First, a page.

My father made it a point to interrupt almost every listen of Reich by cracking the door and wryly saying "Son, I think your record's stuck," which was almost never true.

This, too, was repetitive in a highly satisfying way.

When I took piano lessons, my stumbling attempts to master simplified Gershwin were never as satisfying as just being alone in the house with the piano, wedging a wooden spoon in the sustain pedal to keep the dampers off the strings, and just slowly drumming through the notes of a single chord, varying the velocity of each strike just ever so slightly, just letting the strings ring and sing and crossmodulate in the resonant spaces inside the piano.

This all earned me a pair of expensive German headphones that still sound clear and powerful and lovely thirty-five years later.

Last year, as my job was becoming intolerable and I was battling the gloom of the kind of repetition that wasn't a source of joy, I drove to Brattleboro, Vermont for my first same sex wedding of two dear old friends whose engagement had lasted as long as I'd had my expensive German headphones.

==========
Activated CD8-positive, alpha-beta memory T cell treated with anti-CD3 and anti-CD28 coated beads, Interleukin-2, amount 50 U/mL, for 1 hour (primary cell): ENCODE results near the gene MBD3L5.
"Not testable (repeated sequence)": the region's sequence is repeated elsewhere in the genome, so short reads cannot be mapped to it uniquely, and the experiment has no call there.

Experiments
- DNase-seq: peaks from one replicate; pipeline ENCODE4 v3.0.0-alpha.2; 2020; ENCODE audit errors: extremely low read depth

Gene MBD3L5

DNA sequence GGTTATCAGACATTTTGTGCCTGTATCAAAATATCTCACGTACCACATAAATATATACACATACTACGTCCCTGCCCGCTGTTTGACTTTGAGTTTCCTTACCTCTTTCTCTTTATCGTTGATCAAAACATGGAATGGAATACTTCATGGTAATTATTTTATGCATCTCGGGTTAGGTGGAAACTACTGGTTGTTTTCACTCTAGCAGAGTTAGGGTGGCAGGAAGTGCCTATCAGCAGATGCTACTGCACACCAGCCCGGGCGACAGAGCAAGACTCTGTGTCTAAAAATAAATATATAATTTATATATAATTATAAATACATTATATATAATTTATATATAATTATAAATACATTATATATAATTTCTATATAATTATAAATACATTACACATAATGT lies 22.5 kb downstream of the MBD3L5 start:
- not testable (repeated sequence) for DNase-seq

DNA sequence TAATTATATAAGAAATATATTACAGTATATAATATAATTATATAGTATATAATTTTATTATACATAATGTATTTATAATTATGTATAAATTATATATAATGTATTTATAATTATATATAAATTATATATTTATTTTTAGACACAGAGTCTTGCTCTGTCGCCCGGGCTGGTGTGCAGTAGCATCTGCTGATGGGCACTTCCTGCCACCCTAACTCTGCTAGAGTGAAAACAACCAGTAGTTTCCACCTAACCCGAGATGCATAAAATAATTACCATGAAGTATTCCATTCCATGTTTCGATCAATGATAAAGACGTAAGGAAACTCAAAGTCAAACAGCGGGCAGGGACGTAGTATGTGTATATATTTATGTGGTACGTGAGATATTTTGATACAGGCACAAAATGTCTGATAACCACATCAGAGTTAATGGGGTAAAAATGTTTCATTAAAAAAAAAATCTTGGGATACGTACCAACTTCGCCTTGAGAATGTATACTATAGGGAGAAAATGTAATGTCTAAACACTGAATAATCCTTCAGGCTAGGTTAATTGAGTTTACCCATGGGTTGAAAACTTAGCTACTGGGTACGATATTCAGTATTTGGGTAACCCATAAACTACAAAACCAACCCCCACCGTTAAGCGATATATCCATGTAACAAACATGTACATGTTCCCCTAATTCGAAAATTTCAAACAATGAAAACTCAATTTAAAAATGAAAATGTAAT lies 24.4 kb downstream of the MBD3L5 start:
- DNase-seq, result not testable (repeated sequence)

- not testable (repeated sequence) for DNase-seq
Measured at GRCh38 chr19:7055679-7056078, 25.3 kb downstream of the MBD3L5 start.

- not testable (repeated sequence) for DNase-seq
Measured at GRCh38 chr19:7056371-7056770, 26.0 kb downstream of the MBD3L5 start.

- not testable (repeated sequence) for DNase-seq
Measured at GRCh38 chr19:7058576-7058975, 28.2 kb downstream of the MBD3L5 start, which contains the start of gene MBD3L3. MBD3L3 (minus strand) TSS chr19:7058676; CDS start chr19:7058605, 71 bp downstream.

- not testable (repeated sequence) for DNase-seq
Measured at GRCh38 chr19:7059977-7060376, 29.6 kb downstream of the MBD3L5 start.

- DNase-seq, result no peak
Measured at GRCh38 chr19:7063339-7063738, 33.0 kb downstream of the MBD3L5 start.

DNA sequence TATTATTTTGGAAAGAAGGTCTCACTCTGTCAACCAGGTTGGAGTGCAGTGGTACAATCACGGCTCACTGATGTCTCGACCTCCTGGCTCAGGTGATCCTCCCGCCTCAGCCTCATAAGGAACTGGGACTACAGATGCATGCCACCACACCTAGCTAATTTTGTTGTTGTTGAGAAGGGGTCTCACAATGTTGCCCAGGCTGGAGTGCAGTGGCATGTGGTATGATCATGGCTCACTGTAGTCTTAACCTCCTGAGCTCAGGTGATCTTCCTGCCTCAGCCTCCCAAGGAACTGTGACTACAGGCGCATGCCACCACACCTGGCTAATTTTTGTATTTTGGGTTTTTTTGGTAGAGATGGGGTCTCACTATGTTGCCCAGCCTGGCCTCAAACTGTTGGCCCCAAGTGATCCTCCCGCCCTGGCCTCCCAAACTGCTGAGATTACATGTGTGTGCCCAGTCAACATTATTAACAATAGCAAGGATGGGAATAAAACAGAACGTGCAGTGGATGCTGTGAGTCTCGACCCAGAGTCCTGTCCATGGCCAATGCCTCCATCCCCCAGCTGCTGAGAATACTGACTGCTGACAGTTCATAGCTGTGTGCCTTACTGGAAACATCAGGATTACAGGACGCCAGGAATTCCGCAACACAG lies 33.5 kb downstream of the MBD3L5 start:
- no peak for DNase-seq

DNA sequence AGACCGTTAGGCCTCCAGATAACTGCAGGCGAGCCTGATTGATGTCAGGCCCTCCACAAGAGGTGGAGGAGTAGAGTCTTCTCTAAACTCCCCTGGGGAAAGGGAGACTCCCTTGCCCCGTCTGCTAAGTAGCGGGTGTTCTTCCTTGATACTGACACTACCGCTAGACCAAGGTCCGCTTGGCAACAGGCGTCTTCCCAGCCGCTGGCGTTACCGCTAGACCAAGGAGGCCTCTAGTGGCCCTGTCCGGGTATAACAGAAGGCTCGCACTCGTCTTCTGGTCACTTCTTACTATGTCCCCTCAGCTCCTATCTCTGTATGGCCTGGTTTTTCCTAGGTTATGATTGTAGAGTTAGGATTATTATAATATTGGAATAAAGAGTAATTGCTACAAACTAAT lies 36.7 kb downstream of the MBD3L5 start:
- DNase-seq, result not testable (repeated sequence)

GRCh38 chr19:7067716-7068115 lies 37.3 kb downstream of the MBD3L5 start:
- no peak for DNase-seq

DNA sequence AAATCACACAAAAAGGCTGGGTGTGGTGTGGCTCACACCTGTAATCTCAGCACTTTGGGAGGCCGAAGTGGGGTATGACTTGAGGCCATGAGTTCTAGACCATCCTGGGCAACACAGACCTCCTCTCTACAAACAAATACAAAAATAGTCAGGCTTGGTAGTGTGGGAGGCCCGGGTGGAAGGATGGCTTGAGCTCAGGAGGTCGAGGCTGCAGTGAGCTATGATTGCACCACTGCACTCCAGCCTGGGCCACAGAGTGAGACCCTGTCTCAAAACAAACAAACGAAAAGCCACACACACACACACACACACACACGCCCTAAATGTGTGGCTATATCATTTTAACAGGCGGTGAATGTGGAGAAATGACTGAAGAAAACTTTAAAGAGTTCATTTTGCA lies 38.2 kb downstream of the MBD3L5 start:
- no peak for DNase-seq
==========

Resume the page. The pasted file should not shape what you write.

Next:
I packed my old pickup truck, printed out maps and directions for my trip and the side trips I might make, and loaded songs, stories, and podcasts onto four separate MP3 players out of my crawling fear of local radio and Excellence In Broadcasting, and set out on a long journey fraught with all the risks of being an inwardly-focused and fretsome individual in the midst of a bad work scene and a complete and enduring absence of any sort of intimate relationship.

I listened to some of my radio dramas and the usual travel-time Jean Shepherd redux, but mostly, I listened to the same song, over and over and over, for almost fourteen hundred miles of travel and side trips, all off the beaten path, because highways are the one kind of repetitive habit I can't bear. The towns came and went, rivers were crossed and recrossed, hills and mountains rose and fell and I napped in the bed of my truck in the Delaware Water Gap and took in the sweet green of these old, old states in the narrow band of the world that is always home.

As I lumbered up a dusty farm track in my old truck, with my pants laid across the bench seat beside me, as not to wrinkle before the moment of formality, I listened to the same song for the hundredth time, singing along for the hundredth time, feeling nervous and uncomfortable about wearing binding fancy clothes in public for the hundredth time, and wondered, also for the hundredth time on that trip, if I was destined to be lonesome, but the same song for the hundredth time still lit up the lines and sent sparks down little-used pathways and everything would be just fine—right now, tomorrow, and forever.